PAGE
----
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In the age of HQ2, every new office announcement seems to send cities’ hearts racing. Apple’s announcement that it would accelerate investments in the U.S., add 20,000 new jobs over the next five years, and open a new campus in the next year was no exception.
On Twitter, the Apple announcement quickly drew comparisons to Amazon’s announcement last year that it would be opening a second headquarters somewhere in the U.S.
— Austin Statesman (@statesman) January 17, 2018
— Neil Hensley (@NeilHensley2) January 17, 2018
But Apple’s new campus isn’t likely to bring the same economic effect that cities are hoping it will.
For starters, Apple’s new campus isn’t a second headquarters at all. Apples’ press release stated that the company is opening a new “campus,” and also that it would increase hiring at “existing campuses” — implying that whatever facility is going to open isn’t going to be a mirror image of its Cupertino headquarters.
Apple also stated that the new campus would “initially house technical support for customers.” Apple did not immediately respond to a question about what other types of jobs it will add, if any, at the new campus. Meanwhile, Amazon’s HQ2 RFP stated that the company would bring “executive/management, engineering with a preference for software development engineers (SDE), legal, accounting, and administrative” jobs to its chosen HQ2 city.
According to Indeed, the average salary for a technical support staffer in the U.S. is $15.65 an hour — or $32,552 a year for a person who works 40 hours a week. Meanwhile, Amazon stated in its RFP that it was looking to bring up to 50,000 jobs with an average annual compensation of more than $100,000. It’s also unclear if the jobs Apple will bring to its new campus will offer similar benefits as corporate jobs.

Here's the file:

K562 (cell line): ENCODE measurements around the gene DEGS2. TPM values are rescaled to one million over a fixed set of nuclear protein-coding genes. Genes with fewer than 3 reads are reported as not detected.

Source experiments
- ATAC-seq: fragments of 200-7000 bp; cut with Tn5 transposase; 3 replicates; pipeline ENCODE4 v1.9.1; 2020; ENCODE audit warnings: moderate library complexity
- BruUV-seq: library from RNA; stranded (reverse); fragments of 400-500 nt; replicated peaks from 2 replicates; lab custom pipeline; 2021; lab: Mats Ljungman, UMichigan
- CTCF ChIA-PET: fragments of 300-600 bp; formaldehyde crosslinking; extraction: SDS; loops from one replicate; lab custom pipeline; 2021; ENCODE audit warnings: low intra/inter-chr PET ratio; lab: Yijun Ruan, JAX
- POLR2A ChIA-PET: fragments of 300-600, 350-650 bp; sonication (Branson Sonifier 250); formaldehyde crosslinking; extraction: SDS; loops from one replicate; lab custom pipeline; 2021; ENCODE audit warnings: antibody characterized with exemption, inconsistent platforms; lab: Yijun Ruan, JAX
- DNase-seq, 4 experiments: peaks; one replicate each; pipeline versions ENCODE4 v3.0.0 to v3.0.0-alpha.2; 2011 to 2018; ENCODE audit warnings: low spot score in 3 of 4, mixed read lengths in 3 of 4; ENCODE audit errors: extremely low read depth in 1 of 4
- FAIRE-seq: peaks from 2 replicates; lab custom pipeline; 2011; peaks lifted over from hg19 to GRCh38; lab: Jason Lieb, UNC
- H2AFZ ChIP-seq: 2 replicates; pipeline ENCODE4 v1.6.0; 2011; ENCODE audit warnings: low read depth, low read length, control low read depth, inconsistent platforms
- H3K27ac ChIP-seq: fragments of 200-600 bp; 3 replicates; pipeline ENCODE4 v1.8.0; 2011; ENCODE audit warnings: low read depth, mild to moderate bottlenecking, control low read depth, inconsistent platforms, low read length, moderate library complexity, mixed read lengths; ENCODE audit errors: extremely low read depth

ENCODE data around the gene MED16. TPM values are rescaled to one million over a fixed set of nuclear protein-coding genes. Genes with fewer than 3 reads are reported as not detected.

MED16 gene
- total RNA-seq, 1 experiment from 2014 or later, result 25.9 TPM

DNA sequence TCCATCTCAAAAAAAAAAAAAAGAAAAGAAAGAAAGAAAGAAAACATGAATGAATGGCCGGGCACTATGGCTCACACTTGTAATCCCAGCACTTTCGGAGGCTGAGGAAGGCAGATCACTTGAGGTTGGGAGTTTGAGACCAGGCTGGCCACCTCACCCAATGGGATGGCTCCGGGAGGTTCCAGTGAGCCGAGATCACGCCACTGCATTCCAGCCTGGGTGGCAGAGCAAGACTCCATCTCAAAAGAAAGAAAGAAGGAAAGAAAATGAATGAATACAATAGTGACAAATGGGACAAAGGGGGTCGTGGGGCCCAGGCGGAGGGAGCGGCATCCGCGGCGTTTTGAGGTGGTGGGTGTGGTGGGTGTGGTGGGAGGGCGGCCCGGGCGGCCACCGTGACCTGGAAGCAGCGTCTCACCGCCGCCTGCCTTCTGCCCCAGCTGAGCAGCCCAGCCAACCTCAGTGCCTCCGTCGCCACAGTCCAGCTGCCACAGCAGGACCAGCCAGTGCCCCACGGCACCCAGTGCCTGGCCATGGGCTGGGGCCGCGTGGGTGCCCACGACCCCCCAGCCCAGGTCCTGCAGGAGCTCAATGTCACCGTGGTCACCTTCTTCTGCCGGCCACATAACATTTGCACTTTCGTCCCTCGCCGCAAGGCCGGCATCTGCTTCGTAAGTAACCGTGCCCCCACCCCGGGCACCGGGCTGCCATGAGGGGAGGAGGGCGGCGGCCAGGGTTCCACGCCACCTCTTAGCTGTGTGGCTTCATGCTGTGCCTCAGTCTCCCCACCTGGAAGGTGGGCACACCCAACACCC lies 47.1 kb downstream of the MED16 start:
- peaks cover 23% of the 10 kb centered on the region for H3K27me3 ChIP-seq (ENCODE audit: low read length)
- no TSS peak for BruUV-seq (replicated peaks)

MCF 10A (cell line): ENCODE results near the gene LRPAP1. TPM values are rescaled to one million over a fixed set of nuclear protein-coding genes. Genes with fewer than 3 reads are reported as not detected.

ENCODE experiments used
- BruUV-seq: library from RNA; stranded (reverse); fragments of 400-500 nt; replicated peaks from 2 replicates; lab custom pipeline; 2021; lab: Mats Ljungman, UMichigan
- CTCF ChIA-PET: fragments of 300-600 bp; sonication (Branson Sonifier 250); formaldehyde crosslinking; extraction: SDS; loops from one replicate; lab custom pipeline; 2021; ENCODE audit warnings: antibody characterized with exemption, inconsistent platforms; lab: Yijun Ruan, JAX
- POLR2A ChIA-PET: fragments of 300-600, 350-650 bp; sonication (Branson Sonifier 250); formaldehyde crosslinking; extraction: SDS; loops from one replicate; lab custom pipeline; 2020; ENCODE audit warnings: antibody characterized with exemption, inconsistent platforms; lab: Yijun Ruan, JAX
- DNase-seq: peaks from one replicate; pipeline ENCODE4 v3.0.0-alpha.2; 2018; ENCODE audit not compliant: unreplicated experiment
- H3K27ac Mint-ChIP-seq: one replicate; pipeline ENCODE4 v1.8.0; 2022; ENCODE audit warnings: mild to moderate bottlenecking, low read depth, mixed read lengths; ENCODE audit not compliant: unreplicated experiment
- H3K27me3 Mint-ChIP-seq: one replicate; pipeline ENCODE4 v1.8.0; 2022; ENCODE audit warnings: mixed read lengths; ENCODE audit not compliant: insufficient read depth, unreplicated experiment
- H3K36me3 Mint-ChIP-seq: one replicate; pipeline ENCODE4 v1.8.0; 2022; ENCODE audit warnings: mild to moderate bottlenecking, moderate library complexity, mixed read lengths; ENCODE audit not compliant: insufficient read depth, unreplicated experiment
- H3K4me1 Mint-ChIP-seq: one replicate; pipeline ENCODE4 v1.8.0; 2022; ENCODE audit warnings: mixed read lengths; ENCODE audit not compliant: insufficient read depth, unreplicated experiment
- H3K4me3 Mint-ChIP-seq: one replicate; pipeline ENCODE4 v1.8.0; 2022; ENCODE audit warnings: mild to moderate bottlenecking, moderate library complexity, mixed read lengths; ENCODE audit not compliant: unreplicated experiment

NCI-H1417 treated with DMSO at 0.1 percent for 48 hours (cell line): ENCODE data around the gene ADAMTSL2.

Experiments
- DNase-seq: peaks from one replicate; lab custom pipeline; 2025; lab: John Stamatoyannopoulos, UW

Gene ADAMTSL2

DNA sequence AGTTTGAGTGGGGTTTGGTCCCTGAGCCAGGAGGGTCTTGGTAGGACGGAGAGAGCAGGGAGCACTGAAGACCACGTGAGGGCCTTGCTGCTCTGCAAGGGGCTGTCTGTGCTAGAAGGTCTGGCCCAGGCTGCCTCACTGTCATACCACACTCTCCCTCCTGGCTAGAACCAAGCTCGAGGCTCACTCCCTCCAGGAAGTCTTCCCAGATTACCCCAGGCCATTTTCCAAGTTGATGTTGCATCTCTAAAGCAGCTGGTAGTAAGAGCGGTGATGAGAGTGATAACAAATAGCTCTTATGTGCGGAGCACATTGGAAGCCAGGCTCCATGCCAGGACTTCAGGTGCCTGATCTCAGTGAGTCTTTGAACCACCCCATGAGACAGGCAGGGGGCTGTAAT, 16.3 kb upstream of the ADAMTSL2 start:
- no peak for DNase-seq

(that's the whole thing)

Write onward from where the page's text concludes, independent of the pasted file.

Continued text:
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Second, it’s unlikely that Apple will choose a similar type of city for its new campus as Amazon will for its HQ2. According to Indeed chief economist Jed Kolko, Amazon and Apple are already very different companies in that Amazon favors an urban campus — and stated that its new HQ2 needed to be in an area with access to public transit. Meanwhile, Apple’s new Cupertino campus is more of a traditional suburban campus.
That doesn’t necessarily mean that Apple’s new campus will be in the suburbs as well, but presumably, Apple will require fewer workers for its campus than Amazon’s HQ2. Apple said that it would be adding 20,000 new jobs over the next five years, not all of which will be at the new campus.
That does present a silver lining: A smaller town could likely land Apple’s new campus — a town that would see a greater economic benefit than if Apple opened a technical support center in, say, New York. Meanwhile, Amazon is only considering large metropolitan areas for its HQ2, since they need a place that can support 50,000 workers.
“Part of the impact [from Apple’s new campus] will come from there being more workers who may be spending money during the day … and that depends on what kind of services are provided onsite. Are people people going out to lunch in the neighborhood, or are they eating in the corporate dining hall?” Kolko said.
Apple’s announcement was unusual in that the company announced that it would be opening a new facility without saying where the new facility would be located. In the past, Apple has been very vigilant about keeping new facilities under wraps, going so far as using code names for data center project.
“I do wonder if with all the attention that Amazon got — whether other companies will now be more likely to publicize searches for new locations,” Kolko said.
It is likely that Apple already has a couple of locations in mind for its campus, but since the announcement already has cities wondering if they stand a chance at landing the campus, here are some cities where Apple has open roles for technical support positions, according to Indeed’s website: Raleigh, San Antonio, Atlanta, and Austin.
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